The next year, Chaisson produced what would be his last session with the brothers, "When the Lights Go Out" b/w "I Can't See Nobody" (a move into soul territory), that was released by MGM and also failed to chart. Joining him to work on the New Orleans recording were two great guitarists, George Davis and another of Chaisson's artists, Deacon John Moore. Up until Katrina, the Aubrys were still gigging around New Orleans; and I hope they still are. All their work for Stanley Chaisson can be found on the Night Train ttwo volume CD set, The Best Of Chase Records, with excellent notes by Michael Hurtt, from which I gleaned much of this information. The compilation is a revealing look into the mostly pop side of the New Orleans music scene at a time when the R&B influence had faded and funk was just beginning to emerge as a distinct genre.
"Cry, Cry, Cry" (Sweetwyne)
Al Robinson, Pulsar (unreleased), 1969
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Shine had a husky voice. . . but was a real singer, not a shucker like me. He had one of them rare voices that showed him to be a singer's singer in his own gut-bucket bluesy way. - Dr. John, Under A Hoodoo Moon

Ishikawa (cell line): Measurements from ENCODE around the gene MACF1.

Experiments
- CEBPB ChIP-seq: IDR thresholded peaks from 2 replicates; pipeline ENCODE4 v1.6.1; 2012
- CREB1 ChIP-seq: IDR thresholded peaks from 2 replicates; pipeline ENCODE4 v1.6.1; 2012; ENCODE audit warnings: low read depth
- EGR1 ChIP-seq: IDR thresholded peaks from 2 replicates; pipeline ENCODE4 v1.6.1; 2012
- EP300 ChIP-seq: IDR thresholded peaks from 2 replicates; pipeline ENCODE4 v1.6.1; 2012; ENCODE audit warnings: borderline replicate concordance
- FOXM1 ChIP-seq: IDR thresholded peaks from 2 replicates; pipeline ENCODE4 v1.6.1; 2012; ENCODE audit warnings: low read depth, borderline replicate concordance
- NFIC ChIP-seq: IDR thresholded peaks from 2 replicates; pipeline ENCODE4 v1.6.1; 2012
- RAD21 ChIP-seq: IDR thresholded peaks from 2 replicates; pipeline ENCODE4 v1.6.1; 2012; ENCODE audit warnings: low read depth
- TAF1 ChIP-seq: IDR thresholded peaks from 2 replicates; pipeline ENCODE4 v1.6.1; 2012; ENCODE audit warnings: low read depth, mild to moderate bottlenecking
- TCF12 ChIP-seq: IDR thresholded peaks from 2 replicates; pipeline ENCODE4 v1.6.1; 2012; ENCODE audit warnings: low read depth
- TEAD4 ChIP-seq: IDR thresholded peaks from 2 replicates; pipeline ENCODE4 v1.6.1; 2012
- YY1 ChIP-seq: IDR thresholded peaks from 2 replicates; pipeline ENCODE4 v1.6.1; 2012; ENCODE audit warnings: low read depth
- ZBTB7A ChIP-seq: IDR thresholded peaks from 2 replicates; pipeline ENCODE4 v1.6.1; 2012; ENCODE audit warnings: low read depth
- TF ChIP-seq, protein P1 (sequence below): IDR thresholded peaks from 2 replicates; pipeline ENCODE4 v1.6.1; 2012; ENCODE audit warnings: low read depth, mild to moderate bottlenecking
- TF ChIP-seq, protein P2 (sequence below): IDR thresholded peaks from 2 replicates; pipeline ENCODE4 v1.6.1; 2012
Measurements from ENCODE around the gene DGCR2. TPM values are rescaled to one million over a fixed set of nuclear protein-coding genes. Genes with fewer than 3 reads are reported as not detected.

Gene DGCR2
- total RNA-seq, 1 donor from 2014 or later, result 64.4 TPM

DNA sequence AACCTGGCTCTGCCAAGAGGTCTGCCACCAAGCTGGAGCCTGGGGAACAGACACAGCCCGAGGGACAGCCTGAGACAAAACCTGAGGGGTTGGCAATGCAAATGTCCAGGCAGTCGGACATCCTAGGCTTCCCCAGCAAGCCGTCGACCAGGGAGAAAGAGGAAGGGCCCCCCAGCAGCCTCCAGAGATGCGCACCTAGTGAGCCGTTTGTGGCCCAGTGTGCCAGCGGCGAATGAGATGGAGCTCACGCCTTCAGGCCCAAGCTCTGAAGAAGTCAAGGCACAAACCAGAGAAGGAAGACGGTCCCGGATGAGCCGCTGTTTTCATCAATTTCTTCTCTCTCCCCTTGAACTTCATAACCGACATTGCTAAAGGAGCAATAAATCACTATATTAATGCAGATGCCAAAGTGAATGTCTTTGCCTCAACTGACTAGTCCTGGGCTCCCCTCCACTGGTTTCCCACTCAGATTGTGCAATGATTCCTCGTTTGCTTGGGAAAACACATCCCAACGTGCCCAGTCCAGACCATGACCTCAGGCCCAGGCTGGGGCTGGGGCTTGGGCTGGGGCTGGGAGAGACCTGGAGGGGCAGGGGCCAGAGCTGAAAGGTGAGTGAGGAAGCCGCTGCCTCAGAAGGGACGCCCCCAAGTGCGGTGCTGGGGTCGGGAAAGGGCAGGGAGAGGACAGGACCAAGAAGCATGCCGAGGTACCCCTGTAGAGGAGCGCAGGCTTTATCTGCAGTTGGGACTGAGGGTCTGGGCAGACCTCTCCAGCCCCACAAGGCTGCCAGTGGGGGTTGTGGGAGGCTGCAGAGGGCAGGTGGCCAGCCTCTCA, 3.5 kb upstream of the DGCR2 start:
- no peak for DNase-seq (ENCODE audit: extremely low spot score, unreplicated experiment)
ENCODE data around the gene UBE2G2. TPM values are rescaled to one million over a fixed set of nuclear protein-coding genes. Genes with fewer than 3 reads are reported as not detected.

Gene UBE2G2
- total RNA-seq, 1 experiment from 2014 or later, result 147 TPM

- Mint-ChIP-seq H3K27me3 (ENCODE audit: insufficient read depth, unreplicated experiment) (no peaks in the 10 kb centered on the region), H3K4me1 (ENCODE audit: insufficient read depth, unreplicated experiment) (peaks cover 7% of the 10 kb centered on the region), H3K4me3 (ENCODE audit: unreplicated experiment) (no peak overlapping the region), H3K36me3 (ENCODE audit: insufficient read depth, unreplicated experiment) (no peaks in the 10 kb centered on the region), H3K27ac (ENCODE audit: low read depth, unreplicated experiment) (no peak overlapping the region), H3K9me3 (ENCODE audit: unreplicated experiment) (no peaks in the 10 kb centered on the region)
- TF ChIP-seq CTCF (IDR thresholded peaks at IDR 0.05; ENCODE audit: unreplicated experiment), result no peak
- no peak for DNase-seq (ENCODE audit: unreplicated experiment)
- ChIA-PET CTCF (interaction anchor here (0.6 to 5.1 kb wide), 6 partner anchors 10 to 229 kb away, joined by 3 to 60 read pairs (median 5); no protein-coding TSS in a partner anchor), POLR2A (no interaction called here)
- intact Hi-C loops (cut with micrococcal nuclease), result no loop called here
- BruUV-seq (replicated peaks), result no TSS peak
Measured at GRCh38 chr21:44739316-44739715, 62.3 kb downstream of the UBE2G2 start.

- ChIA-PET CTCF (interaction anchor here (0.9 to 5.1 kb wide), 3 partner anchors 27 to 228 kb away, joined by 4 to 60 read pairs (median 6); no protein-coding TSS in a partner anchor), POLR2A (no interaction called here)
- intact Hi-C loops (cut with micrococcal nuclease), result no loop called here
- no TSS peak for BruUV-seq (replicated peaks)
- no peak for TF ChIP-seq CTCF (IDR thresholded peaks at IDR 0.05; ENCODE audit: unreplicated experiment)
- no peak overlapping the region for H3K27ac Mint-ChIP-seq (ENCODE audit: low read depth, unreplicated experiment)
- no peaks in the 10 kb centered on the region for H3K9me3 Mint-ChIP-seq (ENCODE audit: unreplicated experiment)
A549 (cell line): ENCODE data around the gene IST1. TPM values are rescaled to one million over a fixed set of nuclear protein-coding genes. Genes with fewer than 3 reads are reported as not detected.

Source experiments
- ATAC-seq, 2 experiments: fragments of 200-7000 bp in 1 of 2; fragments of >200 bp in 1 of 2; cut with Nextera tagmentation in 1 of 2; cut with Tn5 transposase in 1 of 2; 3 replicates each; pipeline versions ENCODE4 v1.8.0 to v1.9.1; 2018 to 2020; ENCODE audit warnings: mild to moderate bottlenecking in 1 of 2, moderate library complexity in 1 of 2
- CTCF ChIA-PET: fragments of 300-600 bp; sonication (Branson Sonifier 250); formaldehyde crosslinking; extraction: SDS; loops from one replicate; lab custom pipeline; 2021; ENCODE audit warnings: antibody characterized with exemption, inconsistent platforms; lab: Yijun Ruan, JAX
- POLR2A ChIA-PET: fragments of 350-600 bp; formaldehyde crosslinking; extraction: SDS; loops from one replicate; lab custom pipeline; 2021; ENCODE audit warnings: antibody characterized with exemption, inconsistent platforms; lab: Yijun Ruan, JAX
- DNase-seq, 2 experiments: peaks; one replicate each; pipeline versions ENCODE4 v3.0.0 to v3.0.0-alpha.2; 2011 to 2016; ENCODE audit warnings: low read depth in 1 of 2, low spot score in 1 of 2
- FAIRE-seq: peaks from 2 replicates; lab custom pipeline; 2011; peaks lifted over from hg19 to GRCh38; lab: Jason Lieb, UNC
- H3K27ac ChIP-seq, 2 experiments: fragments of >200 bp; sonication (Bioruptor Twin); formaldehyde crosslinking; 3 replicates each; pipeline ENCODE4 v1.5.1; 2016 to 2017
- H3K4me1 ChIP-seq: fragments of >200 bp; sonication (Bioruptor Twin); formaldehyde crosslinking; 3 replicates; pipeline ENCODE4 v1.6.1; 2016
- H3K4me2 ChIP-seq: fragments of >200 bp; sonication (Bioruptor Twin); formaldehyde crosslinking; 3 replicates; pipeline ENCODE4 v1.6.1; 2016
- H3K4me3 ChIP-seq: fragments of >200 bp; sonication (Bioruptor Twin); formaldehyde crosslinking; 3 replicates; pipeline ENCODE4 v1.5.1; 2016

Two years after the Aubrey Twins session and the Gris Gris album, Harold Battiste, who had a production deal with Pulsar Records, recruited Alvin 'Shine' Robinson to record for the new label, a subsidiary of Mercury. This was probably at Mac's urging, since Robinson was a friend, member of his touring band, and one of his longtime collaborators. Mac, as noted, dug his voice, which was soulfully rough and could sound remarkably like Ray Charles at times. Rebennack had earlier worked for Mercury out in L.A., writing and producing for Junior Parker, and doing sessions on his homeboys, Jessie Hill, King Floyd, and Robinson. For more information on Shine, a way under-rated New Orleans artist. I refer you to my January 5, 2005 post on him in the archives, Red Kelly's well-done appreciation at the B-Side, and Larry Grogan's overview of his Tiger, Redbird and Blue Cat recordings at Funky 16 Corners